I can’t speak about what’s going on in believers private prayer closets, but we do know it is rare for believers to gather just for the sake of prayer anymore. Last year I went to a prayer meeting at a large church. All four of us had a great time. By comparison, nearly a hundred attended our pastor’s mid-week Bible studies last week. Why has corporate prayer taken such a back seat in the church?
A staff person of our church asked for our feedback on a proposed training program for new believers. Seeing nothing in the outline on prayer, I suggested it be included in the curriculum. She agreed, adding that people “seem so afraid of prayer.” Why would prayer be a cause of anxiety among modern believers? Maybe it’s just because we are out of practice.
Here is an observation of a cause for this malaise and some nuts and bolts solutions.
The Pastoral Prayer We do have prayer at worship of course, but is it really corporate prayer when the pastor does all our praying for us? Prayer time is even often termed “the pastoral prayer.” Is it any wonder pastors include “people’s prayer proxy” in their job description?.
I once asked a Roman Catholic why she prayed to the saints. “We don’t,” she insisted. “We ask them to pray for us.” This is not so different from Protestants, except they don’t ask dead saints to pray for them but live professionals. And what kind of answers are we getting from these prayers?
Prayer that Got Results Imagine you are back in Jerusalem when Peter and John report to the young church that Jewish leaders are threatening God’s work. Someone suggests they pray and you see Peter stand and say, “Let us pray” and does a pastoral prayer. Was that Jesus’ idea when he taught we could expect great things when even just two or three believers join together in prayer. (Read about it in Matthew 18: 18-20)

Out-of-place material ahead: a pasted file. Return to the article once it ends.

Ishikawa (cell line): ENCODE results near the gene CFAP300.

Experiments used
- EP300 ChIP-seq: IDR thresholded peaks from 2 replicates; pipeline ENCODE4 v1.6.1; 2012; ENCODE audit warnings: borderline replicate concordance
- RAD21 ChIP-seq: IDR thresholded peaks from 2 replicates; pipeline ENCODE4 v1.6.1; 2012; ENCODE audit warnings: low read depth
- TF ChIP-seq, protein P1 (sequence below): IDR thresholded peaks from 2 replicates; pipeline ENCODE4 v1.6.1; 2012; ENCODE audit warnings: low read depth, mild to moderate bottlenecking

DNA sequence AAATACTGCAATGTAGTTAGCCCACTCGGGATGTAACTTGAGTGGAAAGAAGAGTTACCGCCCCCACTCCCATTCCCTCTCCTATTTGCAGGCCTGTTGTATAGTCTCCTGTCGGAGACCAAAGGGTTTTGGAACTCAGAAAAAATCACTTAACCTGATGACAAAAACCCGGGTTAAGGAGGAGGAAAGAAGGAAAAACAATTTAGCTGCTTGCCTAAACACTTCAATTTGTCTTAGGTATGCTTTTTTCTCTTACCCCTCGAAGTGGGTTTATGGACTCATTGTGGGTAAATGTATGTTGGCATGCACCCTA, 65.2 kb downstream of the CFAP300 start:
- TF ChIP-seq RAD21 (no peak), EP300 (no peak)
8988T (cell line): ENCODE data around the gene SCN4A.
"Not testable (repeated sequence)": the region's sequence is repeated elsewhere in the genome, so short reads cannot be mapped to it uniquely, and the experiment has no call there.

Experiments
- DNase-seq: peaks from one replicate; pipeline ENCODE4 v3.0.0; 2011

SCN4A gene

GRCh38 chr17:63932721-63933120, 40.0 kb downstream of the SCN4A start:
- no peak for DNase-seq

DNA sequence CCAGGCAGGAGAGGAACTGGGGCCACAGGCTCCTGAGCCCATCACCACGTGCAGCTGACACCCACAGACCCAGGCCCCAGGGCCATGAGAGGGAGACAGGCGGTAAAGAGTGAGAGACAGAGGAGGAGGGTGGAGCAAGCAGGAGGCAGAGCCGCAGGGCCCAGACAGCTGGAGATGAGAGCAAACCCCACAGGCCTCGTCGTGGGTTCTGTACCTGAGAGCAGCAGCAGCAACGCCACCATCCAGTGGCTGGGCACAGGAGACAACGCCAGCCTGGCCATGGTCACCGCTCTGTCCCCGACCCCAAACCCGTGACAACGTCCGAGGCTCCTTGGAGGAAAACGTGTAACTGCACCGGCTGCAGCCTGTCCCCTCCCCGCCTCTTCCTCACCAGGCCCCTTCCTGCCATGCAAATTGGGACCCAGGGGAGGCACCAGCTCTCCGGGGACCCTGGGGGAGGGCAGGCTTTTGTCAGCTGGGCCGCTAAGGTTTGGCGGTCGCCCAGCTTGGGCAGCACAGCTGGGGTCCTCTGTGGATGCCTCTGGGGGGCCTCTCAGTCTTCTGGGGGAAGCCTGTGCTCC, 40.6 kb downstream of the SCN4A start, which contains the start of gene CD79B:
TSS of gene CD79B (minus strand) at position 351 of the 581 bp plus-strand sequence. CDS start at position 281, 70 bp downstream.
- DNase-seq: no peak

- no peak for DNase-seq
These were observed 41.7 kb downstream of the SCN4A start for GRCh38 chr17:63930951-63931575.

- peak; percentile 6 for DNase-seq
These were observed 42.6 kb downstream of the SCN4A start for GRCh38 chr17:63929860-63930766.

Here’s what really happened: “When the believers heard it, they all joined together in prayer to God.” (Acts 4:22 GNT). They intensify their prayers by doing it in one accord, as Jesus urged. What happens? Luke tells us, “the meeting place shook, they were all filled with the Holy Spirit and bravely spoke God’s message. (4:31). Later we read, Many miracles and wonders were performed among the people (5:12) Imagine how attendance would soar at First Church if these kind of things were going on there today!
What can be done to begin to restore this kind of praying in our churches? In a nutshell, we need to give prayer back to the people. Here are some “for instances.”
Prayers of the People In the seventies, Presbyterians replaced “the pastoral prayer” with “prayers of the people.” We took this to heart in our church. During worship, folks were encouraged to give prayer concerns and then various folks in the pew were invited to pray. Many did and it was warmly welcomed by most and even traditionalists gradually came around to it.
Prayers by the People We attended a service in Illinois where the pastor boldly broke with tradition. In place of the pastoral prayer, he encouraged us to join up with four or five others, share our concerns and pray together, right there and then. It was a heart-warming experience and a step in the right direction.
Prayers for the People Pastors might launch a “teach us to pray” campaign by doing a series of teaching sermons, encouraging the saints to engage in effective corporate prayer They could bring pew sitters into the pulpit to lead in prayer. Bible Studies could be introduced on the subject of prayer. Workshops could be created to believers feel comfortable praying together, then ease them into the experience itself.